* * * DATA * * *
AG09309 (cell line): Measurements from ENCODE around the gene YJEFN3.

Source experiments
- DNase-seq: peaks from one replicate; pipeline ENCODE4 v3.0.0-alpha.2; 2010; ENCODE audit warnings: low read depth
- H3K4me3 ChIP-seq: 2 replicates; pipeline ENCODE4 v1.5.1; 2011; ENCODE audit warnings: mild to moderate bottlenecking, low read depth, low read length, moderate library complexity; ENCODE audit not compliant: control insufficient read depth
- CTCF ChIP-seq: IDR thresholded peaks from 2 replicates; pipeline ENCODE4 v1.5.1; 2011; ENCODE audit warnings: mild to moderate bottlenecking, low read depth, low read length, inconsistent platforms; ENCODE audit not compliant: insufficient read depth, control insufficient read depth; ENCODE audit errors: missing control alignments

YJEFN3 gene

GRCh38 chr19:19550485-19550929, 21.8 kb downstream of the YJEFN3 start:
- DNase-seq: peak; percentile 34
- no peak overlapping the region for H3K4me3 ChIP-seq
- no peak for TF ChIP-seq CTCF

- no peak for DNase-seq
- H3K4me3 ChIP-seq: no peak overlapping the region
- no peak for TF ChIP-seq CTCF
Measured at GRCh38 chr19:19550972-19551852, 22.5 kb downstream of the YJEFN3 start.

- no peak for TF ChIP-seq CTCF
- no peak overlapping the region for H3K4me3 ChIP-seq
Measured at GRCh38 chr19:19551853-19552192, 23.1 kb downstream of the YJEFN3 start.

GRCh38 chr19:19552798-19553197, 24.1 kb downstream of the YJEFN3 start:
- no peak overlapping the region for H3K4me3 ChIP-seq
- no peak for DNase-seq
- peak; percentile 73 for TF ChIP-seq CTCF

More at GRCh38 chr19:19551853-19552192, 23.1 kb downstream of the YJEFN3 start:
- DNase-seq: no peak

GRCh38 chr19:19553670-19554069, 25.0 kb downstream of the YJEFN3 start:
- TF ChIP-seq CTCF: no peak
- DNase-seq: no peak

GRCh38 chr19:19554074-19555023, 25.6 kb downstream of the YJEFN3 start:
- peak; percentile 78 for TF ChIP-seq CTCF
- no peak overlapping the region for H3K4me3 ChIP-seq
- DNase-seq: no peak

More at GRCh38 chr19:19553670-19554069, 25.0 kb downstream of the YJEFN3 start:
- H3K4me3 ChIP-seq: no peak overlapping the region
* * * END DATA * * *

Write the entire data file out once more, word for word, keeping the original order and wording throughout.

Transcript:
AG09309 (cell line): Measurements from ENCODE around the gene YJEFN3.

Source experiments
- DNase-seq: peaks from one replicate; pipeline ENCODE4 v3.0.0-alpha.2; 2010; ENCODE audit warnings: low read depth
- H3K4me3 ChIP-seq: 2 replicates; pipeline ENCODE4 v1.5.1; 2011; ENCODE audit warnings: mild to moderate bottlenecking, low read depth, low read length, moderate library complexity; ENCODE audit not compliant: control insufficient read depth
- CTCF ChIP-seq: IDR thresholded peaks from 2 replicates; pipeline ENCODE4 v1.5.1; 2011; ENCODE audit warnings: mild to moderate bottlenecking, low read depth, low read length, inconsistent platforms; ENCODE audit not compliant: insufficient read depth, control insufficient read depth; ENCODE audit errors: missing control alignments

YJEFN3 gene

GRCh38 chr19:19550485-19550929, 21.8 kb downstream of the YJEFN3 start:
- DNase-seq: peak; percentile 34
- no peak overlapping the region for H3K4me3 ChIP-seq
- no peak for TF ChIP-seq CTCF

- no peak for DNase-seq
- H3K4me3 ChIP-seq: no peak overlapping the region
- no peak for TF ChIP-seq CTCF
Measured at GRCh38 chr19:19550972-19551852, 22.5 kb downstream of the YJEFN3 start.

- no peak for TF ChIP-seq CTCF
- no peak overlapping the region for H3K4me3 ChIP-seq
Measured at GRCh38 chr19:19551853-19552192, 23.1 kb downstream of the YJEFN3 start.

GRCh38 chr19:19552798-19553197, 24.1 kb downstream of the YJEFN3 start:
- no peak overlapping the region for H3K4me3 ChIP-seq
- no peak for DNase-seq
- peak; percentile 73 for TF ChIP-seq CTCF

More at GRCh38 chr19:19551853-19552192, 23.1 kb downstream of the YJEFN3 start:
- DNase-seq: no peak

GRCh38 chr19:19553670-19554069, 25.0 kb downstream of the YJEFN3 start:
- TF ChIP-seq CTCF: no peak
- DNase-seq: no peak

GRCh38 chr19:19554074-19555023, 25.6 kb downstream of the YJEFN3 start:
- peak; percentile 78 for TF ChIP-seq CTCF
- no peak overlapping the region for H3K4me3 ChIP-seq
- DNase-seq: no peak

More at GRCh38 chr19:19553670-19554069, 25.0 kb downstream of the YJEFN3 start:
- H3K4me3 ChIP-seq: no peak overlapping the region